Student: Rinpoche, I think the point that you mentioned – renunciation not coming from a place of a wounded heart – could you just elaborate on that?
Translator for Rinpoche: When we are deeply wounded, the ego or strong sense of “I” is aroused and wants happiness and not to suffer so much. The problem is that our egos encounter problems – situations that make us unhappy, so suffering continues and becomes more dramatic and intense. Buddhist Dharma offers an alternative way of living, which begins with the view that everything is impermanent, fragile and changing.
Rinpoche: You can experience this feeling of being fragile and shaky inside because deep down you want something solid, something to hold onto that is firm, secure and doesn’t change. When we grasp to this solid sense of something and can’t let it go, we create wounding and more suffering. People and situations don’t stay fixed in the way we hope they might. If you have the insight that there is really nothing, ultimately, that is solid, only appearances, it can make you even more upset. Or, alternatively, you may feel more freedom because you see what you were grasping to was not so real or concrete.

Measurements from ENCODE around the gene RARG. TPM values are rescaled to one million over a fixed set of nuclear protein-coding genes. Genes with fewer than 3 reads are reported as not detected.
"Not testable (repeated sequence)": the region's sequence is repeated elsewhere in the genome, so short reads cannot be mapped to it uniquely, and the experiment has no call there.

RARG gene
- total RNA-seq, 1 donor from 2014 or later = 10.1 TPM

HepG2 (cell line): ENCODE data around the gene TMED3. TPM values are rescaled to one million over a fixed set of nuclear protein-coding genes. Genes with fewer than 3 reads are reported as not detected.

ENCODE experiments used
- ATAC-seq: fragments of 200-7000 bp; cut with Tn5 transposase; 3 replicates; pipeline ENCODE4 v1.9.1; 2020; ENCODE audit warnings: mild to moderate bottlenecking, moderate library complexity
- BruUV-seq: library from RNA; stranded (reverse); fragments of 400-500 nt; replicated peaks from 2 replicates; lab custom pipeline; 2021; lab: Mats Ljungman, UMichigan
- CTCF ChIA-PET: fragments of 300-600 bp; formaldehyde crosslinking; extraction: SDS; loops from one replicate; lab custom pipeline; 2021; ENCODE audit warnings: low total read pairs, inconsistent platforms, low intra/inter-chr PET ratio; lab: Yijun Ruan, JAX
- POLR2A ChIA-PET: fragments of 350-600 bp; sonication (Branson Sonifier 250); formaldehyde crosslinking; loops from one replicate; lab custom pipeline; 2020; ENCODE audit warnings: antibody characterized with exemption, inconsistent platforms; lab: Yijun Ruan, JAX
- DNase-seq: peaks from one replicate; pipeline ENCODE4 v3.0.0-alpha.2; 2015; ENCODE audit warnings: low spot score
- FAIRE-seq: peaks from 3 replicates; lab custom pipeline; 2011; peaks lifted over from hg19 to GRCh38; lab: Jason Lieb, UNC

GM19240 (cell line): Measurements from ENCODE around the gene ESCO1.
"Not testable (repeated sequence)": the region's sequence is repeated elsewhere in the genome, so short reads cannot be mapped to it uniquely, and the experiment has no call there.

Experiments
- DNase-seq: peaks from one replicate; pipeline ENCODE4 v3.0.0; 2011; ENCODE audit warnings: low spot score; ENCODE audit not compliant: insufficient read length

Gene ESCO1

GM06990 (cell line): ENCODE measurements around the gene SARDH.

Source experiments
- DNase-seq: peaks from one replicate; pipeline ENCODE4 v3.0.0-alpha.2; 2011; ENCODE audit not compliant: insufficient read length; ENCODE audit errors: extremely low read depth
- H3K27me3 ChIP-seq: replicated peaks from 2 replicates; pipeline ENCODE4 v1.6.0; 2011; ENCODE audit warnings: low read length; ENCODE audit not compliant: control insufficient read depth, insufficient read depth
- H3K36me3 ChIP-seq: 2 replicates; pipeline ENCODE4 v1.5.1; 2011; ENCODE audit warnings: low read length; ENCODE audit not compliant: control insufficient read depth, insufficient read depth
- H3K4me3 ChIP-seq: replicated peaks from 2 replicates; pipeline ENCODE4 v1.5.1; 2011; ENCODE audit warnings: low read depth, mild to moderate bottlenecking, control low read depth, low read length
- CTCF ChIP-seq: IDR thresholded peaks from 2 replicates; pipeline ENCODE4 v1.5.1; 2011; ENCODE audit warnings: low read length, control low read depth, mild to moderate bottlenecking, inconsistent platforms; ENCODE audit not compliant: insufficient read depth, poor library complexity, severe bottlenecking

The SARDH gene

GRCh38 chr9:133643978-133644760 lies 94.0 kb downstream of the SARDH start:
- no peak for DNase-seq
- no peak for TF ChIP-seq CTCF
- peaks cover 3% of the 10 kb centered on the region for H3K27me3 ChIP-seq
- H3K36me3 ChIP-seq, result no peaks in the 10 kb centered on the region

Renunciation is sometimes hard to really know – whether it is genuine or not – because the ego can take this sense of letting go and use it to feel “I am special, as I see things are not so real.” This is not a healthy renunciation that includes an awareness of how interdependent we all are with our suffering. This gives us a sense of compassion and love in it because we see through our grasping enough to see others stuck like we were and want to help. Also, we know to keep moving on the path and that letting go is a long and constant process that defines the path.